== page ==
“In the second half of the financial year, we also announced two exciting new applications: Direct Air Capture of atmospheric CO2 in partnership with Heirloom, and provision of captured industrial CO2 for sustainable transport fuels as part of the HyGATE-funded Solar Methanol project.”

Calix’s green cement process Source: Calix

First Graphene

WA-based First Graphene has also embraced the green construction trends, establishing itself as a globally preeminent supplier of graphitic materials.

Graphene is a single sheet of carbon atoms arranged in a hexagonal network. The material is thin, strong, flexible, has an impermeable barrier, is conductive, and can absorb light.

Its unique structure makes it one of the thinnest materials ever isolated, and more than 40 times stronger than a diamond.

First Graphene has supplied the green materials market with its own proprietary high-performance PureGRAPH® additive designed to enable easy dispersion within a broad range of materials.

When used for construction, the additive can be formulated into water to create polar solvent-based solutions. With dosage rates as low as 0.01 per cent of the total concrete mix, a small amount of PureGRAPH® enhances strength, durability, and multi-functionality.

In the company’s 2023 annual report, Chairman Warwick Grigor said First Graphene had enjoyed a successful year advancing its global graphene trials for cement and concrete, with stage one results proving a 15 per cent reduction in carbon emissions.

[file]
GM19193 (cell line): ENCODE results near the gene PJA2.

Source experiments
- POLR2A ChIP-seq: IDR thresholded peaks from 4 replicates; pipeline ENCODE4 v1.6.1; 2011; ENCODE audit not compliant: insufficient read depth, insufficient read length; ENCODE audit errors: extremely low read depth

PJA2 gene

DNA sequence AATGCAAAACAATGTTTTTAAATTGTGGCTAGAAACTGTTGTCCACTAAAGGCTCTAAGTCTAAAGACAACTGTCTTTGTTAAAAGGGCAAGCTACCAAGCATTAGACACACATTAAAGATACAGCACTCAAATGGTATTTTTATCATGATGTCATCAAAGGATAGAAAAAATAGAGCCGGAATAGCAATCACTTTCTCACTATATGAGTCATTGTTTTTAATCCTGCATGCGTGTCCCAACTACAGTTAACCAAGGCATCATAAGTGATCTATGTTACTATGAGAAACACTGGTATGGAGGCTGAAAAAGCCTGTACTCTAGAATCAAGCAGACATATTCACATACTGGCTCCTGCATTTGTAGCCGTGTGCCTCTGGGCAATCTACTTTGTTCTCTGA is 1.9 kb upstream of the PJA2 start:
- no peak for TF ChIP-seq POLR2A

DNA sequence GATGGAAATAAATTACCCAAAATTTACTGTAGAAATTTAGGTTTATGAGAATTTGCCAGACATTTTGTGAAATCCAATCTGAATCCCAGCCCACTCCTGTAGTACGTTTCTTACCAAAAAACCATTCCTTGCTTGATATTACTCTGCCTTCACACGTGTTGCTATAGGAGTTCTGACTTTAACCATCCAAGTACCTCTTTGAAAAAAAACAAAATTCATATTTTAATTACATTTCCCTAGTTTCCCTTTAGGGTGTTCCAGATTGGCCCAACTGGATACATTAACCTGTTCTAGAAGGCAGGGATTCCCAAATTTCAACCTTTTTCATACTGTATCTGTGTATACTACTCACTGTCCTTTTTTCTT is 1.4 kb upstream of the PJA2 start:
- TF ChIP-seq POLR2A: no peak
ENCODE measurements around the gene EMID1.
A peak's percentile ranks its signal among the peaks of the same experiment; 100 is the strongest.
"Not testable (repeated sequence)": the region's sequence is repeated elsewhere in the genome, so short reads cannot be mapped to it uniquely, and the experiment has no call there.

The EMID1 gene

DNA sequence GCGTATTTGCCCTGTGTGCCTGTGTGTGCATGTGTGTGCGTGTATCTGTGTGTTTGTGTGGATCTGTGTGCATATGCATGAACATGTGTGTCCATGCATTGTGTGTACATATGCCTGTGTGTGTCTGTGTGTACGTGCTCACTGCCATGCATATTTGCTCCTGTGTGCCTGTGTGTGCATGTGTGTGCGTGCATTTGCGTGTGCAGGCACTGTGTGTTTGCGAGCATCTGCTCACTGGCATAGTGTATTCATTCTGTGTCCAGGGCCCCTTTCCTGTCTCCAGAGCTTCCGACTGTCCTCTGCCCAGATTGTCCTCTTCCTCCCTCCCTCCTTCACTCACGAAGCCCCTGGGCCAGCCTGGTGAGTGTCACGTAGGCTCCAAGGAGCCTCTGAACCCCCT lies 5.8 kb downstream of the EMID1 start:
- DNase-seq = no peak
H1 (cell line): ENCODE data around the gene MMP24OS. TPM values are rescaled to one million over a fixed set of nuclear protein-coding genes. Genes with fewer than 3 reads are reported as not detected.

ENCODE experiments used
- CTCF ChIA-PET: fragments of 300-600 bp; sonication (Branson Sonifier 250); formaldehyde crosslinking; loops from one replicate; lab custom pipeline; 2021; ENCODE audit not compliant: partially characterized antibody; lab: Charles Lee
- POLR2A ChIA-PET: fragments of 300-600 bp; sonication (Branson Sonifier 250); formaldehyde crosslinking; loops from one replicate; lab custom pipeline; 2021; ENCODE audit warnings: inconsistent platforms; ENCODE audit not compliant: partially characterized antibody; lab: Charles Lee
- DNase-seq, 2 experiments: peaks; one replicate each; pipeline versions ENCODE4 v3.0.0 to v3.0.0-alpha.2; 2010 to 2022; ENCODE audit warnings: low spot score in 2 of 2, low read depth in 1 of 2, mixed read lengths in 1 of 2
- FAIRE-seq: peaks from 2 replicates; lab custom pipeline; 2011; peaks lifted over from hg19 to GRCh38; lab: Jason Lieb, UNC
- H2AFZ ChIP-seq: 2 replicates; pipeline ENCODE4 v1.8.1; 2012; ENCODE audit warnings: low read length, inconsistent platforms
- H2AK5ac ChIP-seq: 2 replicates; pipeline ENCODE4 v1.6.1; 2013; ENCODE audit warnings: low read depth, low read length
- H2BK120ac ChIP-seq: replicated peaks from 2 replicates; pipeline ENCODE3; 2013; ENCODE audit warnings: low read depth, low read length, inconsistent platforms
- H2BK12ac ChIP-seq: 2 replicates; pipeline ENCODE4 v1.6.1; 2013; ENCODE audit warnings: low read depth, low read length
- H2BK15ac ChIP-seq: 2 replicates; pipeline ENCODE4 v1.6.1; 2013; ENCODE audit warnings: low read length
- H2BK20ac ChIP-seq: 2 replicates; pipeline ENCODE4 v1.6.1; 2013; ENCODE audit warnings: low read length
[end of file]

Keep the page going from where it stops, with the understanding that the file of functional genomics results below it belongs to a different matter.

“With industrial-scale programs commencing with the largest cement manufacturing company in the UK, we continue to undertake more detailed test work to optimise trial outcomes, working closely with that company as part of the qualification process” he said.

“In the meantime, we continue to sell PureGRAPH® to a range of consistent customers with annual sales exceeding the AUD$1 million mark for the first time.”

Multiple forms of FGR’s PureGRAPH additive. Source: First Graphene

The positive for business

Global market intelligence and consulting organisation, Coherent Market Insights, valued the global green construction market size at US$265.7 billion (A$422.6 billion) in 2020. By 2028, it is anticipated to reach US$602.1 billion (A$957.6 billion) at a CAGR of 11.4 per cent.

Not only is the market poised to grow exponentially over the next few years, but green construction techniques and materials are also destined to save businesses time, money and energy.

Building maintenance and operation costs will drop due to materials like bamboo and recycled steel lasting longer. Energy-efficient designs like high-efficiency HVAC systems, insulation, and lighting also reduce energy consumption and the overall cost of a project.

Energy efficiency and passive design using renewable resources like solar and wind deliver higher energy savings, with green buildings often incorporating air sealing and insulation to reduce heating and cooling losses.

By reducing operating costs, improving energy efficiency, and creating an environmentally friendly space, green construction can provide an attractive return on investment for any real estate owner or investor.

“80 per cent of Australians believe that climate action is necessary, and businesses are starting to respond to that and when they do, they can enjoy the many other benefits of green building,” Mr Wallis said.

“These benefits include future-proofing assets for the long term, access to sustainable finance, boosting resilience in the face of climate change, meeting Environmental, Social and Governance (ESG) goals, and attracting tenants as more seek places that are healthy for people and the planet.”